No one understands this better than the Negro himself. The law of the South otherwise interpreted to the detriment of the Negro vouchsafes to him a little protection in the exercise of religion and in most parts public opinion has not become so unhealthy as to warrant action to the contrary. The Negro preacher, therefore, is granted more freedom of speech and permitted to exercise more influence than any other Negro in his community. Some fearless Negro ministers, like Bishop Lampton, have been driven out of the South because of

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utterances which enraged the whites, who have considered the exercise of free speech among Negroes an attack on their social laws; but, as a rule, the Negro minister may in criticism of the white race and in the defense of his people say things which other Negroes of good standing in the South would not dare to utter. Although the State may chide an outspoken minister here and there, it will hardly be so unwise so to restrict the Negro church as to interfere materially with its development as the South has done in the case of the Negro school in making Negro education altogether industrial. The church serves as a moral force, a power acting as a restraint upon the bad and stimulating the good to further moral achievement. Among the Negroes its valuable service is readily apparent when one considers the fact that this race, oppressed as it has been by the government of the State and nation, is at heart rebellious, while the church, as outspoken as it may seem, is not radical. Coming under the influence of the church, the safety valve in the South, the race has been dissuaded from any rash action by the patient and long suffering ministry reiterating the admonition that "vengeance is mine, I will repay."

        Yet some men, like the sanguine and prophetic Kelly Miller, see in the Negro church of to-day the opportunity to become the unbridled servant of the people. The support of the Negro preacher comes from the people and he can fearlessly speak

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for them within the limits of public opinion. The Negro teacher or politician must be careful as to what he says; for, inasmuch as his support comes through the white race, he must proceed cautiously lest he be deprived of his position. As a rule, their lips are forever sealed on the rights of the Negro. As social proscription has retarded the development of the Negro lawyer, the impetus toward the uplift of the race must come from its ministry, and with the entrance of a larger number of intelligent men upon this work the masses of the Negro race will be willing to have them lead the way.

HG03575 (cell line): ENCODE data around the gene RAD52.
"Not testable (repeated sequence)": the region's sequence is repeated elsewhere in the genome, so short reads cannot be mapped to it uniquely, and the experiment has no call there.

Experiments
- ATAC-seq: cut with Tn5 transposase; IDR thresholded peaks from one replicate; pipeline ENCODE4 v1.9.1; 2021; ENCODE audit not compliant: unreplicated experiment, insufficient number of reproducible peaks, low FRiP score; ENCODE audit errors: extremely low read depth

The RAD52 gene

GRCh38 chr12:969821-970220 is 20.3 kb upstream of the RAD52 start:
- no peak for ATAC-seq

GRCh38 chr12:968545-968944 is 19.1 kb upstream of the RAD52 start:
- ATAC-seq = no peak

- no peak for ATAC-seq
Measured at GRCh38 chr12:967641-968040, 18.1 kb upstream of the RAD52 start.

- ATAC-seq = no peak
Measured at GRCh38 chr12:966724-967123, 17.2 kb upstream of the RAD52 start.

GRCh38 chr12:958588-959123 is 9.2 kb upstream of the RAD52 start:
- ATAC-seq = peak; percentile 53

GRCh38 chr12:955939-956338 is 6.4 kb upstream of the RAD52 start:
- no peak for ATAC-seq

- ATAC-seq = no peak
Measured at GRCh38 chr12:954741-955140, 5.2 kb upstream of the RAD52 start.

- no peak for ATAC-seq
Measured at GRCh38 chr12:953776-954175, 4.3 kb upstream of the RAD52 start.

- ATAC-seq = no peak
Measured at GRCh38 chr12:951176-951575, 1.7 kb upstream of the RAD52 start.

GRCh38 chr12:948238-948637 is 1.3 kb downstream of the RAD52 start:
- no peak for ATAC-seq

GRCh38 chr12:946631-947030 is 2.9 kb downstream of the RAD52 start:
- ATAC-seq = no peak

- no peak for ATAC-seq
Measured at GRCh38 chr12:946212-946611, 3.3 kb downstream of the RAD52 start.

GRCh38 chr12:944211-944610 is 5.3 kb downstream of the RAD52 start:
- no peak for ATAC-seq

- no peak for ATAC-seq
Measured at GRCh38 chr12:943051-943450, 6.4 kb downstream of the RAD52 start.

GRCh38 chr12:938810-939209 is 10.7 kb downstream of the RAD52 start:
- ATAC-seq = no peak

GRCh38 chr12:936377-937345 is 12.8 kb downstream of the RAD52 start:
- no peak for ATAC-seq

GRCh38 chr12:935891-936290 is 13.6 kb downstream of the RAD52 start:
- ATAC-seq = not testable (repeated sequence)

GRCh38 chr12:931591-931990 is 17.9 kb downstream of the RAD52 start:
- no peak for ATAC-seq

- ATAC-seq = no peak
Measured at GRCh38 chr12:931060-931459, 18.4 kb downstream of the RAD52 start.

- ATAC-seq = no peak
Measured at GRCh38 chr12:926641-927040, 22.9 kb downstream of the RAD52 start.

The ministry too is more attractive among Negroes than among whites. The white minister has only one important function to perform in his group, that of spiritual leadership. To the Negro community the preacher is this and besides the walking encyclopedia, the counselor of the unwise, the friend of the unfortunate, the social welfare organizer, and the interpreter of the signs of the times. No man is properly introduced to the Negro community unless he comes through the minister, and no movement can expect success there unless it has his coöperation or endorsement. The rise of the Negro physician has during recent years comparatively diminished the influence of the Negro preacher, but the latter is still the greater force in the community and will remain so unless the Negro learns to imitate the white people in substituting in their faith the doing of

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the will of their race for that of doing the revealed will of God.

        The importance of the position of the Negro minister is apparent when one considers the large following which some of these churches have. Here the minister controls not only hundreds but thousands, as in the cases of Rev. J. E. Willis of the Vermont Avenue Baptist Church in Washington, of the Rev. Mr. Adams of the Concord Baptist Church in Brooklyn, Dr. M. W. Reddick in the leadership of thousands of Baptists in Georgia, and the eloquent Dr. M. W. D. Norman, who after years of service as a minister in North Carolina and Virginia and as Dean of the Theological Department of Shaw University, succeeded the lamented Rev. Robert Johnson at the Metropolitan Baptist Church in Washington, where thousands wait upon Dr. Norman's words. Some of these ministers are drawing very large numbers, because, instead of merely building large edifices and buying fine clothes and gifts for themselves, they are putting efficiency in the management of the churches, as in the cases of R. H. Bowling in Norfolk, Mordecai W. Johnson in Charleston, and Dr. A. Clayton Powell in New York City. In the Negro churches, moreover, as with Dr. J. C. Austin in Pittsburgh, there are being organized banks, housing corporations, insurance companies, and even steamship projects in keeping with the ideas of Dr. L. G. Jordan. Yet despite this change in